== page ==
Segmentation is one of the first critical decisions a social marketing or health communication program must make – even if it is to not segment and use the ‘field of dreams’ strategy (“If we build it, they will come”). Even when decisions are made to identify and focus on priority segments of the population, many segmentation approaches end up being used for no more than directions for casting calls and art directors (“We need to have one of these types and another of these types”).
As I put it in Social Marketing and Social Change:
“…the purpose of segmentation is not to answer the question of whether we can distinguish different subgroups of a larger population. The question for segmentation is whether identifying differences among groups will drive how we approach our marketing solution. That is, does it make sense to have different behaviors, messages, products, and services aimed at specific subgroups of people? Or are there certain common characteristics that supersede these distinctions? And just as important, if we do uncover such differences, do we have the resources to develop the specific marketing mixes each group deserves?” (p. 133)
Too many programs, maybe even yours (?), conduct segmentation research and analysis and then proceed to design one intervention to serve multiple groups. That is not good practice. Other efforts are more academic in nature, and seek to understand what characteristics distinguish different segments from each other, but offer few insights into what those differences mean for marketing and communications (other than broadening or narrowing the casting call).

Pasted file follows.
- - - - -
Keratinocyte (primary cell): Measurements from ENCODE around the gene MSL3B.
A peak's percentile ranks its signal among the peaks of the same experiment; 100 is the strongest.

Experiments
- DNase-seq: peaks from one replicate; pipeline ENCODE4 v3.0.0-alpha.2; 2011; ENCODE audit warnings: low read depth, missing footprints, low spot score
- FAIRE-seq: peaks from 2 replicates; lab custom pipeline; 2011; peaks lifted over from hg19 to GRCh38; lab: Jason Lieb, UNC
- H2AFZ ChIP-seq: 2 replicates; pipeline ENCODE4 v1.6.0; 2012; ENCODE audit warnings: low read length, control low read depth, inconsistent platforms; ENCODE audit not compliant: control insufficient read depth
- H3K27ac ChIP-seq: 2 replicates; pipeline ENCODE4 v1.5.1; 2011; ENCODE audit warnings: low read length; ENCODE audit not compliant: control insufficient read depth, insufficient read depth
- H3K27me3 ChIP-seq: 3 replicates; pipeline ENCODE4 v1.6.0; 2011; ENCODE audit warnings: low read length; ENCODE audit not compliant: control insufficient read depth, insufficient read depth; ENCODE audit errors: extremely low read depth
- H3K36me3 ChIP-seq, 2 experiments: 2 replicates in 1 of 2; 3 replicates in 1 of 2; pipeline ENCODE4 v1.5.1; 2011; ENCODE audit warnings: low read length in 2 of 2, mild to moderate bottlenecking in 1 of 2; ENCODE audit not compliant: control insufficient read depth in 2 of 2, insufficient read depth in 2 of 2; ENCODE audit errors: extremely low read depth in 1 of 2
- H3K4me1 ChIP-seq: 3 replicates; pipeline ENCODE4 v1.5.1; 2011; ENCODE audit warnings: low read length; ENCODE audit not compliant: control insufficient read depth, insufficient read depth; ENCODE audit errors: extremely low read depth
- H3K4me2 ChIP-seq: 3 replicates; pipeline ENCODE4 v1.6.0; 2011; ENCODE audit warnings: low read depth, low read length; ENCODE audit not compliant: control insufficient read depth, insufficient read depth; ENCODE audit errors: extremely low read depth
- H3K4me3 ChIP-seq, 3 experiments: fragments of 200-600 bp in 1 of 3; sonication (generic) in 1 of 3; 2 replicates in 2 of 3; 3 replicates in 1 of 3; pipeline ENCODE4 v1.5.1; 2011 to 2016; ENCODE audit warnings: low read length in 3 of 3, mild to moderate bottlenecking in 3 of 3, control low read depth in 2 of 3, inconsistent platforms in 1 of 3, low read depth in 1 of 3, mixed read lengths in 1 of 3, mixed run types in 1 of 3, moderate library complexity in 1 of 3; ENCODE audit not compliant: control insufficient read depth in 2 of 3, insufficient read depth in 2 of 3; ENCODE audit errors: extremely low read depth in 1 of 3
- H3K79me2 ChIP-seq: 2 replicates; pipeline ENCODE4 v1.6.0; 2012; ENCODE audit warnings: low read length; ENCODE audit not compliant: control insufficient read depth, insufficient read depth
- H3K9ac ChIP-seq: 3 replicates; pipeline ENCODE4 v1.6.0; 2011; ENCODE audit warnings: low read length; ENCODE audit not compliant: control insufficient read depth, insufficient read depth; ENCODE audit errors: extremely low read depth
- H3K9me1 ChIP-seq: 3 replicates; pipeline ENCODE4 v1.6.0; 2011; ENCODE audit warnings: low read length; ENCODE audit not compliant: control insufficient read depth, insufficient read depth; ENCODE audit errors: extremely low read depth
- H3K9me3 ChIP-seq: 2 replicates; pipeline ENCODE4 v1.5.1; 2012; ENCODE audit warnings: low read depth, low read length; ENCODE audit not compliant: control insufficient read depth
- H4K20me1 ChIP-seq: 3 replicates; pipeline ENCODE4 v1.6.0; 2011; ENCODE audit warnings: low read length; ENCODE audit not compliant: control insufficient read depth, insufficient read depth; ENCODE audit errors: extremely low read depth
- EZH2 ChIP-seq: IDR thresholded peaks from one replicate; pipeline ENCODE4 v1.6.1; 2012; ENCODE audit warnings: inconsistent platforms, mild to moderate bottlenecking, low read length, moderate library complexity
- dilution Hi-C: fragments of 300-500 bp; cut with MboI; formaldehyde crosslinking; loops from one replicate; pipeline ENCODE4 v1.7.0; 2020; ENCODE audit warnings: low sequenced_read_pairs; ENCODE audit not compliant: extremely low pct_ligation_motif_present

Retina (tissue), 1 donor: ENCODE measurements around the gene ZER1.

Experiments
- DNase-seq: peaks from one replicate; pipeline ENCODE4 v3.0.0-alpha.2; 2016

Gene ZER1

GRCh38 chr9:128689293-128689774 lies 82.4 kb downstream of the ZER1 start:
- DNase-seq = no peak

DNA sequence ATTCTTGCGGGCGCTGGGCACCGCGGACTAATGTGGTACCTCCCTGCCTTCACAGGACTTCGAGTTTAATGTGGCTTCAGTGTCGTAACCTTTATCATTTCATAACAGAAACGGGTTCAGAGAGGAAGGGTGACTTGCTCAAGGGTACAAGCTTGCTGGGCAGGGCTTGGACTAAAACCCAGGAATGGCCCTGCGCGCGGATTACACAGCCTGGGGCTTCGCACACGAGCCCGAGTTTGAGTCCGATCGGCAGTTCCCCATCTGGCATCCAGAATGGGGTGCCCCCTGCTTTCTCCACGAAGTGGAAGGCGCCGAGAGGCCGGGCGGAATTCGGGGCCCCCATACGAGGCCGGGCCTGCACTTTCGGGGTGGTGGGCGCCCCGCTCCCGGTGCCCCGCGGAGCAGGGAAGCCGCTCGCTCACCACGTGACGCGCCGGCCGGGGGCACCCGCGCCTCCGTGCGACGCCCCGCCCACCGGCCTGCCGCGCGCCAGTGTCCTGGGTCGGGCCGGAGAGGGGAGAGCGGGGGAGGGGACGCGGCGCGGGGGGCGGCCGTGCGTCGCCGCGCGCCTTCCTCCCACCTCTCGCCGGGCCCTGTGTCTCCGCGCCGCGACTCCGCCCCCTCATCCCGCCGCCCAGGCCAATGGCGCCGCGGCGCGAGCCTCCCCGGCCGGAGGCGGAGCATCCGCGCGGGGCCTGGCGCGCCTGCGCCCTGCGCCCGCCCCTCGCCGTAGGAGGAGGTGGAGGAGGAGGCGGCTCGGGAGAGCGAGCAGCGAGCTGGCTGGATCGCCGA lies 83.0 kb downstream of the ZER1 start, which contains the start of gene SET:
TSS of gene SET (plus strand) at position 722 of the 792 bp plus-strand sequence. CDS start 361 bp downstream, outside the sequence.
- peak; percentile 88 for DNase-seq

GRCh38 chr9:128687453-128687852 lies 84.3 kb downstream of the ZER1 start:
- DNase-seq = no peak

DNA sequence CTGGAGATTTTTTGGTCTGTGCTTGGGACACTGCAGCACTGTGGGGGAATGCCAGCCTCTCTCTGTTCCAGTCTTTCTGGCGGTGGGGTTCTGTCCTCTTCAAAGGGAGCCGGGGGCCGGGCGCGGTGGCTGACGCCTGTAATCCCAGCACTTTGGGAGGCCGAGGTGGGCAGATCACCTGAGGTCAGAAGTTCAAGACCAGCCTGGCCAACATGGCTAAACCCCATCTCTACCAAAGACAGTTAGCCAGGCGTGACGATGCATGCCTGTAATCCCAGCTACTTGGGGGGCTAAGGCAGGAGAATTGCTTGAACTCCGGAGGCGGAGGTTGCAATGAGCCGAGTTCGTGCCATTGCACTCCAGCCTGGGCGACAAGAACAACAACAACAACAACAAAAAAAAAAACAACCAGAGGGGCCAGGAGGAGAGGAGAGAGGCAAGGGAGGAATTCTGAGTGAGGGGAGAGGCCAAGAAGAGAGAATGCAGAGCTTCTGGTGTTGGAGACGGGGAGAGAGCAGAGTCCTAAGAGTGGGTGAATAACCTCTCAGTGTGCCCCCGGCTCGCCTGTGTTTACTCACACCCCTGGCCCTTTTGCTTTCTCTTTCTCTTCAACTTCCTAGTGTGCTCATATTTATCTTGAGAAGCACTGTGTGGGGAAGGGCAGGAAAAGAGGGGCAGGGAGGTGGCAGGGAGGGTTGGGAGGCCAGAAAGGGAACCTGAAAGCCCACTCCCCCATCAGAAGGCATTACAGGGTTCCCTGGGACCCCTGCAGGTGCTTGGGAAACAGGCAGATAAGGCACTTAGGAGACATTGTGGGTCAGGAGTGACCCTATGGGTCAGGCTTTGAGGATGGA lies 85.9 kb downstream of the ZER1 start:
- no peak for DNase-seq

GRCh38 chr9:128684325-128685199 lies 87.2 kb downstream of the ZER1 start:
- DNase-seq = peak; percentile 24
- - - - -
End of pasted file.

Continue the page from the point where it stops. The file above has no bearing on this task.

There are people who will argue with you that segmentation goes against the grain of trying to serve everyone. You might counter these opinions by referring to a recent study that examined the ethical dimensions of segmentation and found there is more potential harm from not segmenting – specifically that mass approaches (or “one size fits all”) can actually deepen disparities among population groups (a point Dick Manoff also made many years ago).
Newton JD, Newton FJ, Turk T, Ewing MT. (2013). Ethical evaluation of audience segmentation in social marketing. European Journal of Marketing; 47:1421-1438. [Abstract]